Wednesday, June 27, 2012

Champagne Jacquart tasting in Singapore

Ms Floriane Eznack, presently a wine maker with Champagne Jacquart, was recently in Singapore to introduce some of its wines to the folks in the wine trade over here. Auric Pacific (a local wine distributor) played host while Praelum Wine bistro at Duxtion Hill offered its place for the tasting. Since these wines were still ‘unchartered sips’ for me, I took the opportunity to go hear about the producers, taste their wares and take some pictures of this session.

Ms Floriane attest her interest and love for wine to her father. A wine lover, he used to guide her in her youth by sharing with her his love for wine and spending time indulging in ‘blind tasting sessions’ with her. She went on to cultivate knowledge about things wine by attending several winemaking courses and working as a cellar hand with winemakers. In 2004 she graduated from the Reims Oenology School and in 2006 began work with Veuve Clicquot. Jan 2011 saw her filling the position of Head winemaker at Jacquart and her involvement with this brand ever since.

Ms Floriane Eznack with Auric Pacific reps

This brand began 5 decades ago when a group of growers decided to produce champagne under their own label rather than be contented with merely growing grapes and selling them to middlemen and existing champagne houses. Call it restlessness, discontentment, growing aspiration, wanting to ensure the continued survival of their vineyards or striving for a better control over their own destiny (could be one or a combination of reasons), the growers set about producing wine under the Jacquart label. Fast forward 35 years and in 1998 three growers’ co-operatives came together to form the Alliance Champagne Group which presently manages the Jacquard brand.

Being a ‘grower co-operative producer’ has its advantages. The Alliance Champagne Group works with 1800 growers and operates 2400 hectares of land (which roughly represents around 7% of the land under vine in the Champagne region). These growers are located all over the Champagne region with grapes being mainly sourced from Marne Valley, Montagne de Reims, Cote des Blancs and Cote des Bars. These factors help Jacquart with having a ready access to grapes grown in different terroirs from which to craft its champagnes.

Though over the decades Jacquart has produced a variety of champagnes and sold them under its label, recent management initiative the last 2 years has brought a refocus to 5 main types of champagne for present production under its label. These are:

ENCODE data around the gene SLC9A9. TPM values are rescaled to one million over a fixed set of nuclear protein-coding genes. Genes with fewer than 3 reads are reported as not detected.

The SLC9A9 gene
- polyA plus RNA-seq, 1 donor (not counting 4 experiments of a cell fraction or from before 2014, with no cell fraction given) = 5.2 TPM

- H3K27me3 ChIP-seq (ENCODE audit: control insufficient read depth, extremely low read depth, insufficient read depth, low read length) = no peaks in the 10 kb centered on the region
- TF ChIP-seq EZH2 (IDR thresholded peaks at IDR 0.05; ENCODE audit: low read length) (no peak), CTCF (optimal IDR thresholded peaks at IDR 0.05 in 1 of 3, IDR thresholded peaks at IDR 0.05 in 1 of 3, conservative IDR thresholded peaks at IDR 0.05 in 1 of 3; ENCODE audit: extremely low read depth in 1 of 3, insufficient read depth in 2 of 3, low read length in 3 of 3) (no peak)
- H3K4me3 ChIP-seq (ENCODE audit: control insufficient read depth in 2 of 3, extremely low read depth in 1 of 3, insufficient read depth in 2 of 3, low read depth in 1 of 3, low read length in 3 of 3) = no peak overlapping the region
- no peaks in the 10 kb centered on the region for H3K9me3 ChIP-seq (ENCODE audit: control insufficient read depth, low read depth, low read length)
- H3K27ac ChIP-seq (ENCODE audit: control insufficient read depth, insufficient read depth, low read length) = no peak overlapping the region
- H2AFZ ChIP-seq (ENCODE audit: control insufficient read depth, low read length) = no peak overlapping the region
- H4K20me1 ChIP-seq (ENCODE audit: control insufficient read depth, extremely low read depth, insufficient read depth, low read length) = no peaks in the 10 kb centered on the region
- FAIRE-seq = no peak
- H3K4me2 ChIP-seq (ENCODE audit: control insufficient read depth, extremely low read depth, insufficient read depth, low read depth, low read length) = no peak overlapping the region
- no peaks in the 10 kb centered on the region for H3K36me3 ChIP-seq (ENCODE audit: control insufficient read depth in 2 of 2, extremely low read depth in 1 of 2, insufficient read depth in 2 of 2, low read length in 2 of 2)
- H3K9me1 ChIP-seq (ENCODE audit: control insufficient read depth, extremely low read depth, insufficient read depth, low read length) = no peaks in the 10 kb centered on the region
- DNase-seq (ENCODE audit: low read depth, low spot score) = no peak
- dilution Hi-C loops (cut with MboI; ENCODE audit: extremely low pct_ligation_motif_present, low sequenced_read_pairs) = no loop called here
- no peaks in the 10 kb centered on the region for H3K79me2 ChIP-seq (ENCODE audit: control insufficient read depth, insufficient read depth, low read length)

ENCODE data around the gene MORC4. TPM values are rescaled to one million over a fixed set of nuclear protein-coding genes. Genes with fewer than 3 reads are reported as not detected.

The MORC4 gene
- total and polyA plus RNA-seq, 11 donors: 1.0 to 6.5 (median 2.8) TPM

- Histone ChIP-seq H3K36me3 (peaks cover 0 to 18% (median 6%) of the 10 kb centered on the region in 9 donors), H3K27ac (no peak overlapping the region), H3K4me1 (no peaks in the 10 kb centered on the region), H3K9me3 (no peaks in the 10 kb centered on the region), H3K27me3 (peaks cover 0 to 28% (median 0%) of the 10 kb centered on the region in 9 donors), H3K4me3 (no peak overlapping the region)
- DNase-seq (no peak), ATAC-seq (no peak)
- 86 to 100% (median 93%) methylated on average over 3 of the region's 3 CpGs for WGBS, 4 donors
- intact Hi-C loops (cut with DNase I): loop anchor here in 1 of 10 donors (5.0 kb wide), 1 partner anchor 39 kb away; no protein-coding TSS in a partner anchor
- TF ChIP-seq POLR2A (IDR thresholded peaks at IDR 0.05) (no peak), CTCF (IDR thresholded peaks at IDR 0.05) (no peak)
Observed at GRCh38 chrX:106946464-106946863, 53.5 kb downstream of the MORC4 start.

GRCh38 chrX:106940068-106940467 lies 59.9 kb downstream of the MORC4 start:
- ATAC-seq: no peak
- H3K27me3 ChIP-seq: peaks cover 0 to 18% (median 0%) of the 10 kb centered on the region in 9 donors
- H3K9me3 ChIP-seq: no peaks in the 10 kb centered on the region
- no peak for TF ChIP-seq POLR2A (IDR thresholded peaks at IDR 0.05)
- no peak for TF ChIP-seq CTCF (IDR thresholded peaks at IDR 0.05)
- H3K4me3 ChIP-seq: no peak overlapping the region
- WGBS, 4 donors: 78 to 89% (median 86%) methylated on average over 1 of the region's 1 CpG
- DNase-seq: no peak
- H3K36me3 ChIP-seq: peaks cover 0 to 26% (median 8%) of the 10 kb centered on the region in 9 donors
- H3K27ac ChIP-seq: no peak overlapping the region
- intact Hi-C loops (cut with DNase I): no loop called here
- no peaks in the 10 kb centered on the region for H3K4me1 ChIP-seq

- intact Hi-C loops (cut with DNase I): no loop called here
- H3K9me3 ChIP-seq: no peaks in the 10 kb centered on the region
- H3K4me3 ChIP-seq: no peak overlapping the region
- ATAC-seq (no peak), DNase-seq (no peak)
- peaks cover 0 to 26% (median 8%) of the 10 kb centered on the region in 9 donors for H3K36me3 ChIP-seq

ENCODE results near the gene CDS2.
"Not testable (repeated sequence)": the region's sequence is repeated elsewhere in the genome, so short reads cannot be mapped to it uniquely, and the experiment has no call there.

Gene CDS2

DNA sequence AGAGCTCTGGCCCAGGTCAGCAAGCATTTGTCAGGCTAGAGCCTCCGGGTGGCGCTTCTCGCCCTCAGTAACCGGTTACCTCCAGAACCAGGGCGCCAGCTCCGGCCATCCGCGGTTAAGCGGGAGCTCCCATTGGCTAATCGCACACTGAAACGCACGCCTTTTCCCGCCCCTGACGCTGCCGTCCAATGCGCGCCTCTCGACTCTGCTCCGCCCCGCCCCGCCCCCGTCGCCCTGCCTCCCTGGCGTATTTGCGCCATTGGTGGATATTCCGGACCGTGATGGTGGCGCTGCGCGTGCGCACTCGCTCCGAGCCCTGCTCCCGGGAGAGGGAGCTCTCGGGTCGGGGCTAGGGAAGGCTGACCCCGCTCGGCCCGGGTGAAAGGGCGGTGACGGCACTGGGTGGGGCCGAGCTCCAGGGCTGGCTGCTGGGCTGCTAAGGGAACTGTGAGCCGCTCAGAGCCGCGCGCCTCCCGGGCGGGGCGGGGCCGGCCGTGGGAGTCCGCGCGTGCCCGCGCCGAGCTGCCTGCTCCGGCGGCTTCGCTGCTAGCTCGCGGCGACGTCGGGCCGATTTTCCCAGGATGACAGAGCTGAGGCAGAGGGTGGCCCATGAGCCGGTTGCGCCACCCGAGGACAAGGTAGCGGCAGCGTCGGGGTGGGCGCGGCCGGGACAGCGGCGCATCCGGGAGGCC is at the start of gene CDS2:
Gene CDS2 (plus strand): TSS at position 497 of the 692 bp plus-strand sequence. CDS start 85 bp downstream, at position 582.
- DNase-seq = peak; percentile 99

1. The non-vintage Brut Mosaique (a wine made since Jacquart’s beginnings ). Dominated by chardonnay and supported by pinot noir and pinot menuir, it sells on its freshness.

2. The non-vintage Rose (known as the Brut Mosaique in ‘pink’). 

3. The non-vintage Extra Brut conveying a drier expression of the regular Mosaique with extra aging on the lees made to add complexity and character to the wine’s body. Its first release into the market was in 2007.

4. The vintage Blanc de Blancs (100% chardonnay), and

5. The Nominee made from the best crus of chardonnay and pinor noir (like those found in Mailly, Avize and Chouilly), and aged for 6 years in cellar before release.

During the trade tasting in Singapore we had the opportunity to taste 5 of its champagnes. 

Champagne Jacquart wines

They were:
Champagne Jacquart Brut Mosaïque N.V.,
Champagne Jacquart Brut Rose Mosaique N.V.
Champagne Jacquart Blanc de Blancs N.V.,
Champagne Jacquart Brut Mosaïque 2002 and
Champagne Jacquart Brut de Nominée 1999.

The Burt Mosaique and Brut Rose showed themselves as easy drinking sips showcasing freshness, fruit expressions and a pleasant finish. Both the Blanc de Blancs and the Mosaique 2002 displayed more character in nose and palate, certainly showed a firmer structure and a complex body than the earlier two wines. These 2 wines were the favourite of the trade folks for this session; the group almost equally divided in favouring one or the other.The Nominee 1999 was a curiosity; brooding and still evolving, it has some years to go before it fully expresses itself. Consumers would do well to let this Nominee age a little longer before popping one for a curious sip.

In one way Champagne Jacquart can be viewed as a ‘new comer’ into the champagne producing fraternity. It does not have a ‘long’ history which some houses like Moet & Chandon, Lois Roederer or Pommery can lay claim to. But then again every champagne House has to begin at some point in time, sustain itself against trials and succeed over time before history gives us a story to tell. We can happily note that the Jacquart has of recent survived through 50 years of operation and is growing successfully. Its champagne is presently distributed in more than 60 countries (the top 3 being France, UK and Germany) and sales of 3 million bottles in 2011 gives hint of its success.

(If you like to see some pictures taken during the trade tasting in Singapore, you can take a peek in www.facebook/spiceinwine ).

... morgun pathi

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